We take a look at some of the best foods to nourish your body right now in the depths of autumn.

As we go deeper into autumn, this seasonal shift of rhythm is reflected in our minds and bodies. The exuberance and optimism of hot summer days gradually give way to autumnal introspection.

‘All around in nature, leaves are changing colour and shedding, fruits are ripe for picking, crops are ready for harvest, and animals are beginning to slow down and prepare for winter,’ says acupuncturist Houri Alavi.

‘As we go into autumn, we leave the richness and abundance of summer and enter a phase of storing and preparation.’

Time to let go

‘In Traditional Chinese Medicine (TCM), each season is characterised by a different elemental energy,’ says Houri. ‘Autumn falls under the metal element, which is governed by yin energy.

The energetic movement of yin is inwards and downwards. It’s to do with constriction and restriction. Metal energy is dark, dry and cool, too.’

Metal rules the lungs and its pair organ is the large intestine. ‘Emotionally, the lungs are associated with grief, sadness, anxiety and letting go,’ says Houri. ‘The large intestine is all about release and getting rid of physical and emotional baggage. When these energies are in balance, you think clearly, feel positive and find it easy to let go of things. Imbalances lead to stagnation, sadness, melancholia and feeling stuck.

The physical effects of sadness

‘Likewise, if you’re feeling sad or anxious, breathing becomes shallow, which affects your lungs. Many breathing (asthma) and bowel disorders are rooted in excess, or prolonged grief and sadness.’

The lungs control breathing, taking in moisture and chi (energy). When you breathe in, your lungs circulate chi downwards throughout the body.

‘This has an effect on your skin and hair, strengthens the joints and muscles, and transports waste to your kidneys,’ says Houri. ‘The role of the large intestine is to eliminate what you don’t need. So, when your lungs and large intestine are working harmoniously, you feel energised and healthy. When your lungs are strong, your skin is healthy too as excess waste is expelled through your pores via sweat.’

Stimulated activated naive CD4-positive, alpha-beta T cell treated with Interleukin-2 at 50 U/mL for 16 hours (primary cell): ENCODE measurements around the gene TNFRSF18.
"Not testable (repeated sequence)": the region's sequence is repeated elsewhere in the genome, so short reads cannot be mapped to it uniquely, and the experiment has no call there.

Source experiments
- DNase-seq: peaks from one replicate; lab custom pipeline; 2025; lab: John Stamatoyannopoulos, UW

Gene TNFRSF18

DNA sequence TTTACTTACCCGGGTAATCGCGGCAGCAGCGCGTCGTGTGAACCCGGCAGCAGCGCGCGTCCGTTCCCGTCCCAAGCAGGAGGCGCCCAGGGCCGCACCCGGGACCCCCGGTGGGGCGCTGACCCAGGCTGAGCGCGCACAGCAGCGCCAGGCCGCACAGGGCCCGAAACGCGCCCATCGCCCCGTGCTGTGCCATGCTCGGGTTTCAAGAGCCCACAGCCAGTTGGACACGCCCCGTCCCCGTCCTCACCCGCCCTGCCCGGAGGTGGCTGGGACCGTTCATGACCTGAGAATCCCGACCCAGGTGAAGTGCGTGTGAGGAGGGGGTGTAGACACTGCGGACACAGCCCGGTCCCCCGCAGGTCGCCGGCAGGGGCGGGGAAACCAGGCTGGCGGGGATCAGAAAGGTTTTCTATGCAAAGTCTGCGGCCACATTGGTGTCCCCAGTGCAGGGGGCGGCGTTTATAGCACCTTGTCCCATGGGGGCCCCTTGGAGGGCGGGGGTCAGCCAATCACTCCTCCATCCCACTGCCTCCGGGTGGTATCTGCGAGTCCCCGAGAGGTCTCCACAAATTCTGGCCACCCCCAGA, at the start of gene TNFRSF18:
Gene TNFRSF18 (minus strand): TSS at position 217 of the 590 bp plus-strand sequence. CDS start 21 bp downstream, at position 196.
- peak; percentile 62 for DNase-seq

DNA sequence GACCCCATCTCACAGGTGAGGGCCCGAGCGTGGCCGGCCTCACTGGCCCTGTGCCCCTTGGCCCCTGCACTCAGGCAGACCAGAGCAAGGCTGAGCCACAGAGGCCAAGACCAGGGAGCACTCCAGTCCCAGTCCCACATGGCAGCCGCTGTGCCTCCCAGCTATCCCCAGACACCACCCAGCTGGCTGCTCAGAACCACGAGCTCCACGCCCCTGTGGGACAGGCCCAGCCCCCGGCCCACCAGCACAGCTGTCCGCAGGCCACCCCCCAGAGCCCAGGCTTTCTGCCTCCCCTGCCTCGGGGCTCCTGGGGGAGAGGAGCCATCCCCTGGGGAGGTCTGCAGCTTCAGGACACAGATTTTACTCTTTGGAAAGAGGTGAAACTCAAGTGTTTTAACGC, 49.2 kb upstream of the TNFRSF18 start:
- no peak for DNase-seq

A  case of the sniffles

Problems that can occur if metal energy is imbalanced are: colds and flu, respiratory infections, bronchitis, coughs, a tight chest and shallow breathing, asthma, allergies, rashes and skin complaints (lung chi is responsible for the quality of the skin).

In addition, it can mean poor sense of smell, constipation, bowel disorders, sinus problems, feeling sluggish, depression, anxiety, grief, low self-esteem, inability to let go (of clutter, toxic emotions, negative thoughts, rigid ideas etc), and obsessive compulsive disorders.

What to eat now

‘TCM principles are based on eating seasonally as much as possible,’ says TCM practitioner Jonquil Westwood Pinto.

‘Choosing foods that correspond to the seasonal energies will help to keep you healthy. At this time of year this means eating to nourish and warm your system and support metal energy. And in the autumn it’s best to avoid cold foods and drinks.

‘All meals should be warm and cooked – think soups, broths, stews, casseroles, cooked vegetables, especially root veg such as carrots, turnips, parsnips, pumpkin and sweet potato.’

The metal element is also associated with pungent tastes: spices, garlic and aromatics including ginger, red and white radish, peppers, onions and horseradish.